Aggressive, soft spike golf shoes have also been a hot topic in recent weeks. Aggressive soft spikes can be very damaging to surface smoothness, especially when golfers drag their feet or twist while standing on putting greens. Damage from aggressive soft spikes has been particularly severe on young creeping bentgrass turf at golf courses recovering from winter injury. In some cases turf has actually been ripped out of the soil by golfers wearing soft spike golf shoes. Many superintendents are suggesting that modern shoes with aggressive soft spikes are more damaging than the old metal spikes that were commonplace 20-30 years ago. Golfer etiquette certainly plays a role in this discussion, but the aggressiveness of some soft spikes is overkill on certain shoes.
The cool weather coupled with ample rainfall this spring has made the rough challenging for mid- and high-handicap golfers at many courses. Increased mowing frequency and even plant growth regulators have been used to combat the rapid growth of rough. Lowering the mowing height may offer some relief, but this adjustment will also increase the turf’s susceptibility to drought stress so caution is advised.
Annual bluegrass weevil and anthracnose disease damage has been observed recently at courses throughout the region. Careful scouting for annual bluegrass weevils is very important to ensure insecticide applications are made when and where necessary. Golf course superintendents battling anthracnose disease should review the Golf Course Management article Best Management Practices for Anthracnose on Annual Bluegrass Greens and make adjustments to their management program as necessary. Increasing the mowing height, applying 0.1–0.125 pounds of nitrogen per 1,000 square feet every seven days, and light, frequent sand topdressing combined with regular fungicide applications are often the most impactful changes to combat an anthracnose outbreak.

Thursday, June 26, 2014

Just a bit of minor flooding this morning. We recieved about 2.5" of rain last night. There are no carts today and the back is temporarily closed. I do expect the back to be passable by noon time if not earlier. 

Golf Course Superintendent
Wahconah CC

Wednesday, June 11, 2014

Easy Does It

By James Skorulski, senior agronomist, Northeast Region
May 28, 2014

Young turf plants are most vulnerable to traffic, especially that caused by aggressive shoe patterns. Keeping severely damaged greens closed to play is never popular and sometimes not possible, but keeping greens closed continues to be the best strategy to obtain the most rapid recovery.
What a difference a week with mild temperatures and some rain can make. Grass does actually grow in New England during the spring. Actually, I was getting a little worried but, sure enough, roughs are thick and lush, Poa annua is seeding, and we have real growth in areas that were damaged this winter. Growth rates between annual bluegrass, creeping bentgrass and perennial ryegrass are not yet uniform but that too will come as soil and air temperatures become more stable.
Those attempting to re-establish turf areas lost during the winter have experienced pretty good seed germination from initial seeding attempts. Areas that did not establish well have been reseeded or, in some cases, plugged out or patched with sod. Recovery is progressing but is never fast enough. This time of year is always a difficult period during the recovery process because golfers begin to tire of playing temporary greens, expenses are up while revenues are down, and severely damaged greens look just about good enough to open when viewing from the 150-yard markers. The pressure to open damaged greens builds regardless of whether the surfaces are ready for play. Unfortunately, opening greens dominated by young, tender, seedling plants will negatively impact the growth of those plants and ultimately hinder recovery. Greens with widespread damage will be impacted the most by premature play. Eventually, the surfaces will fill in but will be dominated by annual bluegrass. Recovery time will be longer if greens are opened too soon and, in some cases, recovery may not even be complete by season’s end.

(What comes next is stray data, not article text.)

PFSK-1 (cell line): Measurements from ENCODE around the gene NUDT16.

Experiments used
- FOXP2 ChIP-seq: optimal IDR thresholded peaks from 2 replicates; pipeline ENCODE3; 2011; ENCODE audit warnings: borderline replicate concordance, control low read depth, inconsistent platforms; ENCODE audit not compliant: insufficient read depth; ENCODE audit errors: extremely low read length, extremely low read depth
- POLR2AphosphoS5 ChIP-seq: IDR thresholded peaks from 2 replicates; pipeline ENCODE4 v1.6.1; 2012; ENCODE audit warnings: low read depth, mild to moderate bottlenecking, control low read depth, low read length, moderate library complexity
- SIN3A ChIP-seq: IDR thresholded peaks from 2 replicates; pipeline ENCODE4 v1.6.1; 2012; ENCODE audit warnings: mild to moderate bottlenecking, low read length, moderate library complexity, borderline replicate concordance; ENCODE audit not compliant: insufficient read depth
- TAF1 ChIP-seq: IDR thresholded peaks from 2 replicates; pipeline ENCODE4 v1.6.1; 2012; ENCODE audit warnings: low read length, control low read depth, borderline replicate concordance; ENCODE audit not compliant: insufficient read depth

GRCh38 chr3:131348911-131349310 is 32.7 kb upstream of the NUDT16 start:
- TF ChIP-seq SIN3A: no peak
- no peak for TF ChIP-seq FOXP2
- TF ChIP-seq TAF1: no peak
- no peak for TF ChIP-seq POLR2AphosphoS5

Stay strong and do the right thing for the grass if you can. Manage conservatively for the purpose of promoting new grass plants and obtaining turf cover as fast as possible. However, if you must open damaged greens, keep play away from the areas that are still recovering by using ropes and signs to direct golfers. This might make for some interesting hole locations, but it will promote turf recovery in damaged areas. Communicate the important role golfer cooperation plays in the recovery process.
Additionally, be careful topdressing young turf that is subjected to play. Topdressing should be done but do so selectively, perhaps when damaged areas are interseeded. Restrict regular, light topdressing applications to areas that have fully recovered. Furthermore, increase mowing height, utilize smooth rollers, spoon-feed with soluble fertilizers, and only use growth regulators on areas that have near complete turf cover to expedite recovery. Damaged greens that are prematurely opened to play will likely require more persistent interseeding to offset the damage caused by traffic.
Annual Bluegrass Weevil
The emergence of adult annual bluegrass weevils has been impacted by cold spring temperatures. Adults were observed on several central New England golf courses last week, while third- and fourth-instar larvae are feeding in other parts of the region. Dr. Pat Vittum, University of Massachusetts-Amherst, indicated that now is the time to apply insecticides targeting ABW larvae in areas where the common rhododendron is blooming. The 2014 season has the makings of another challenging management season, especially if ABWs are resistant to pyrethroid insecticides.
Source:  Jim Skorulski (